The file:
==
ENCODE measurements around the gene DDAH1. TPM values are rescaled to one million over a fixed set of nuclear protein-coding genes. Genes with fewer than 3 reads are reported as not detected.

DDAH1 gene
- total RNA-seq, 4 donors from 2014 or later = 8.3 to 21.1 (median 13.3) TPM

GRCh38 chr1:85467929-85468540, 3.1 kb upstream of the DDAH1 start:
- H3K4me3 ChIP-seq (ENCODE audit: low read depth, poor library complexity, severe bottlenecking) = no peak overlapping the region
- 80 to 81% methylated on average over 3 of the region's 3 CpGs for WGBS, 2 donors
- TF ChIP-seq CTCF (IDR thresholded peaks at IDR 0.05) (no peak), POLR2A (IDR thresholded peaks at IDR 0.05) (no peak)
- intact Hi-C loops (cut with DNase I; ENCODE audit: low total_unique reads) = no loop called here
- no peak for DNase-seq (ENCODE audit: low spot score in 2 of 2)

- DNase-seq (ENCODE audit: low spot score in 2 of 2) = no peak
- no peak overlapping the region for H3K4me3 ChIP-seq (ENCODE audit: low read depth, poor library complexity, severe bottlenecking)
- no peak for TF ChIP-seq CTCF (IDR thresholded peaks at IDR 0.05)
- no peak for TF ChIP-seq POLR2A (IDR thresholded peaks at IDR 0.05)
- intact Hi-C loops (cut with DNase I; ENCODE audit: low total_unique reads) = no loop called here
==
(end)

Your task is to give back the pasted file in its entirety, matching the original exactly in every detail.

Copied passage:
ENCODE measurements around the gene DDAH1. TPM values are rescaled to one million over a fixed set of nuclear protein-coding genes. Genes with fewer than 3 reads are reported as not detected.

DDAH1 gene
- total RNA-seq, 4 donors from 2014 or later = 8.3 to 21.1 (median 13.3) TPM

GRCh38 chr1:85467929-85468540, 3.1 kb upstream of the DDAH1 start:
- H3K4me3 ChIP-seq (ENCODE audit: low read depth, poor library complexity, severe bottlenecking) = no peak overlapping the region
- 80 to 81% methylated on average over 3 of the region's 3 CpGs for WGBS, 2 donors
- TF ChIP-seq CTCF (IDR thresholded peaks at IDR 0.05) (no peak), POLR2A (IDR thresholded peaks at IDR 0.05) (no peak)
- intact Hi-C loops (cut with DNase I; ENCODE audit: low total_unique reads) = no loop called here
- no peak for DNase-seq (ENCODE audit: low spot score in 2 of 2)

- DNase-seq (ENCODE audit: low spot score in 2 of 2) = no peak
- no peak overlapping the region for H3K4me3 ChIP-seq (ENCODE audit: low read depth, poor library complexity, severe bottlenecking)
- no peak for TF ChIP-seq CTCF (IDR thresholded peaks at IDR 0.05)
- no peak for TF ChIP-seq POLR2A (IDR thresholded peaks at IDR 0.05)
- intact Hi-C loops (cut with DNase I; ENCODE audit: low total_unique reads) = no loop called here